Sunday, 8 January 2012
Scams and Fiddles
I used an unfamiliar term to some people the other day - Spanish practices - without explaining what it means.
So my apologies - I should have taken more time and trouble.
Because a 'Spanish practice' is really means is a scam - or a fiddle - a way of exploiting a situation for unreasonable personal gain.
In the past the term was associated with working practices in the newspapers and the printing industry - a forgotten world of dinosaur employers, reactionary trade unions, closed shops - and women working for pin money.
But here's an interesting article by Giles Tremlett - who writes for the Guardian newspaper on Spain and Spanish affairs.
Giles has also written an excellent English language book - 'The Ghosts of Spain' - an account of modern Spain and what makes the country tick - in the post Franco era.
Anyway here's what Giles has to say about Spanish practices.
"Spanish practices are really a British invention. The term evolved over centuries until it was taken to mean the absurd, inherited rights of some UK trades unionists. Old Fleet Street was a classic of the kind.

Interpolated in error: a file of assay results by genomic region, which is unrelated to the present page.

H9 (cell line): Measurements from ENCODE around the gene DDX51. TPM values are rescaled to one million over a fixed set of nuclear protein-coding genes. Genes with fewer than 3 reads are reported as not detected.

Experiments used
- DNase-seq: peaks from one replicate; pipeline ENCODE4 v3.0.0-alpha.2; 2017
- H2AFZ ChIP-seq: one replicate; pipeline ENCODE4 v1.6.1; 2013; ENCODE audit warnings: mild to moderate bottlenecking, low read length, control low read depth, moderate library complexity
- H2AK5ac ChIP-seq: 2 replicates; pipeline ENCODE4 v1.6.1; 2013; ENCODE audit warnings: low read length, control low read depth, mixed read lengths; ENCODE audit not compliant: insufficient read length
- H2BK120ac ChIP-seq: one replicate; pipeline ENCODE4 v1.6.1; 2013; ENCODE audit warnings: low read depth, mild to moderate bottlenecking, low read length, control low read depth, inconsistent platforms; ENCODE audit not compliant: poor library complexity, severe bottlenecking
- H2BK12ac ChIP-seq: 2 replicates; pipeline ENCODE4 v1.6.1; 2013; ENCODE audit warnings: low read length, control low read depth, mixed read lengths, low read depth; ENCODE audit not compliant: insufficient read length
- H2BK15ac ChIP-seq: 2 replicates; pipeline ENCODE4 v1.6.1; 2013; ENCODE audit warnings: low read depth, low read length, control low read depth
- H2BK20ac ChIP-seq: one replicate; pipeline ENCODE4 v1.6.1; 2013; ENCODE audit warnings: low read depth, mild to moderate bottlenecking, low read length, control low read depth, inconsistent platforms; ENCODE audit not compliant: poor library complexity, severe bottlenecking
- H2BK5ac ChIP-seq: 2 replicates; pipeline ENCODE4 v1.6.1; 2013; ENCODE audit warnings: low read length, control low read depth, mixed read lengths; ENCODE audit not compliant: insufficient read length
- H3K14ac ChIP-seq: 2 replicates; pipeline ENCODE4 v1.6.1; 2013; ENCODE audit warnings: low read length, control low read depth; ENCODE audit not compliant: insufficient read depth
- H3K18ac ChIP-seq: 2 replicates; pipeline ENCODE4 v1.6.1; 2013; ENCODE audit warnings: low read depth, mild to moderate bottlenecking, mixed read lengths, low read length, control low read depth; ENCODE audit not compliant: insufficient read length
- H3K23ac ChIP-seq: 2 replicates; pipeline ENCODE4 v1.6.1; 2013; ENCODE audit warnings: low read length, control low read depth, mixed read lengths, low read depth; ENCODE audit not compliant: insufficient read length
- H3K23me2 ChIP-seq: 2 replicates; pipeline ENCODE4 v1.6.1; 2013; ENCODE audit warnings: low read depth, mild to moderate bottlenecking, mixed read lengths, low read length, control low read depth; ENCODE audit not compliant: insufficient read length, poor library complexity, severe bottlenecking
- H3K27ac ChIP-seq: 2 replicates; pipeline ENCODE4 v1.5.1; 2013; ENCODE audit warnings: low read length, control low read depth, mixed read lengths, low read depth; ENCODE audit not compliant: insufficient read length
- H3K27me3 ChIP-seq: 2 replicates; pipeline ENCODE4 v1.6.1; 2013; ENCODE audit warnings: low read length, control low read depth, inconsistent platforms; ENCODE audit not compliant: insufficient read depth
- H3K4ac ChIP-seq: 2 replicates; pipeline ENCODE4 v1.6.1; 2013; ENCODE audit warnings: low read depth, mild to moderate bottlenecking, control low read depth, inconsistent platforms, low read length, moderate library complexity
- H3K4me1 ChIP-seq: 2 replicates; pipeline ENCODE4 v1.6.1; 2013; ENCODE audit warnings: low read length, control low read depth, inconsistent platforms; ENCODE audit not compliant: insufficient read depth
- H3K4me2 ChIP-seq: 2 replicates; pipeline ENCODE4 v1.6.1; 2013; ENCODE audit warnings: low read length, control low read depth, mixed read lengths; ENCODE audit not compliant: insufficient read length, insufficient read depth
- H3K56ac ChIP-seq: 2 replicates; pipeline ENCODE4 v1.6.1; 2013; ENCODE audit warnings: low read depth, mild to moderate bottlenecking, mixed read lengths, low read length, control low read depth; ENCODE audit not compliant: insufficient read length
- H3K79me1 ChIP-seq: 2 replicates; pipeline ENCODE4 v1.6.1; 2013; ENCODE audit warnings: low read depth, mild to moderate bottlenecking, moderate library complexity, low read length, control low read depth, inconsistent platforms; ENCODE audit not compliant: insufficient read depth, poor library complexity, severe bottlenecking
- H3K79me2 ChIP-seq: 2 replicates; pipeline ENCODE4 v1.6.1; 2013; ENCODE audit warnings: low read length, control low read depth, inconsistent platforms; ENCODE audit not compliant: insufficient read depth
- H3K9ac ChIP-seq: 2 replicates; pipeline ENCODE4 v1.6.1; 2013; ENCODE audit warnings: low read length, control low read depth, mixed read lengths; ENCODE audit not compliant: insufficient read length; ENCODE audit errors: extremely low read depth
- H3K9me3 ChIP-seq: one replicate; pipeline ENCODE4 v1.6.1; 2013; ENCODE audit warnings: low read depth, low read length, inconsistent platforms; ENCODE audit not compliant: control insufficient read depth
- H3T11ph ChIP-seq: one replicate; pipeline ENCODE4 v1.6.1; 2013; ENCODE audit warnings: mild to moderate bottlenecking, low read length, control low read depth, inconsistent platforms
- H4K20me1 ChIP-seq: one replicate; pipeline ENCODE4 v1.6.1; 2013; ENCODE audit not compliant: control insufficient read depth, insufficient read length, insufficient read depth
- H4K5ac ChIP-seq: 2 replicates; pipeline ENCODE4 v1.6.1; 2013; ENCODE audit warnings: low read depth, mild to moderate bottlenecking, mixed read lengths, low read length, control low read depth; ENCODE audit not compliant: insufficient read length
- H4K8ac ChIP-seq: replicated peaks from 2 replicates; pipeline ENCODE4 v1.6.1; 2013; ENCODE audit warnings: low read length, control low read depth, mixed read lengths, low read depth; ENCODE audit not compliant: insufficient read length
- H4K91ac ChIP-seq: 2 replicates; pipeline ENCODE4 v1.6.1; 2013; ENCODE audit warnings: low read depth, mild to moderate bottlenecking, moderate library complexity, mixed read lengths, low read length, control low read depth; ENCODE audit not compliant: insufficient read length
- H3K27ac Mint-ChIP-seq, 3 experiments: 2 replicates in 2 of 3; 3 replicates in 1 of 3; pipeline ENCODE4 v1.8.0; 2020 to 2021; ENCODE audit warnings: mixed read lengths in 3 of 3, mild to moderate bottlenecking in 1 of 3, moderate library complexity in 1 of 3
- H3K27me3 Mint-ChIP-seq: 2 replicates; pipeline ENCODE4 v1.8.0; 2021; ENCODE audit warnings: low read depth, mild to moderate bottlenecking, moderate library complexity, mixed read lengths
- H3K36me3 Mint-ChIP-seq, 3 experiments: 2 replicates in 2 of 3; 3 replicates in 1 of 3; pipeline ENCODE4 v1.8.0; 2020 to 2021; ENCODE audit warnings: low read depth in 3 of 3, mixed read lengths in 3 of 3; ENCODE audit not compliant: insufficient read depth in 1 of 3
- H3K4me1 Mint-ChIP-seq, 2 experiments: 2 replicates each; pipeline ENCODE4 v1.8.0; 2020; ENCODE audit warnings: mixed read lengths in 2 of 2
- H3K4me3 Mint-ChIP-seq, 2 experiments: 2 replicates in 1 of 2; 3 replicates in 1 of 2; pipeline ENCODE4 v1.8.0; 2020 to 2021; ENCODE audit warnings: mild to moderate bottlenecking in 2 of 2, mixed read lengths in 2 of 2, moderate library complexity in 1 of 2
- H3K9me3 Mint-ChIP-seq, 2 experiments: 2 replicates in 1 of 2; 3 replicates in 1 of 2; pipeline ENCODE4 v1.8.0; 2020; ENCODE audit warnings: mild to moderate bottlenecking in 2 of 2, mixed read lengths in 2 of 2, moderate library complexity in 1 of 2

But do Spanish practices exist in Spain? If you look at the way collective bargaining is carried out, you can see why they might. Deals are automatically extended if employers and unions cannot reach a fresh agreement. Because of this, 40% of agreements are nine years old or more; 30% exceed 13 years old. Spaniards call these zombie deals.
Civil service demarcation rules can make things especially bad. A minister or mayor who wants to lessen the number or use of official cars immediately has a problem. The cars' drivers can only, according to union deals, drive cars. They cannot be moved to another job.
José Luis Rodríguez Zapatero, the (ex-Socialist) prime minister, has already dealt with the biggest abusers – Spain's air traffic controllers. Their exaggerated overtime rules produced average annual wage packets of €350,000 (£308,000). Reforms by the Zapatero government could soon nail open-ended collective bargaining deals.
For the moment, though, Spain does suffer a little from something that is, ironically, a British stereotype carrying – offensively to some – a Spanish name."
So in deference to Giles and the many blog site readers from Spain - I am henceforth dropping the reference to 'Spanish' when referring to such scams and fiddles.
In future I'll use something else because Spanish practices is just a phrase to descibe dodgy or greedy workplace scams and fiddles - from all around the world.
Not just in Madrid but in London too - Scotland as well for that matter.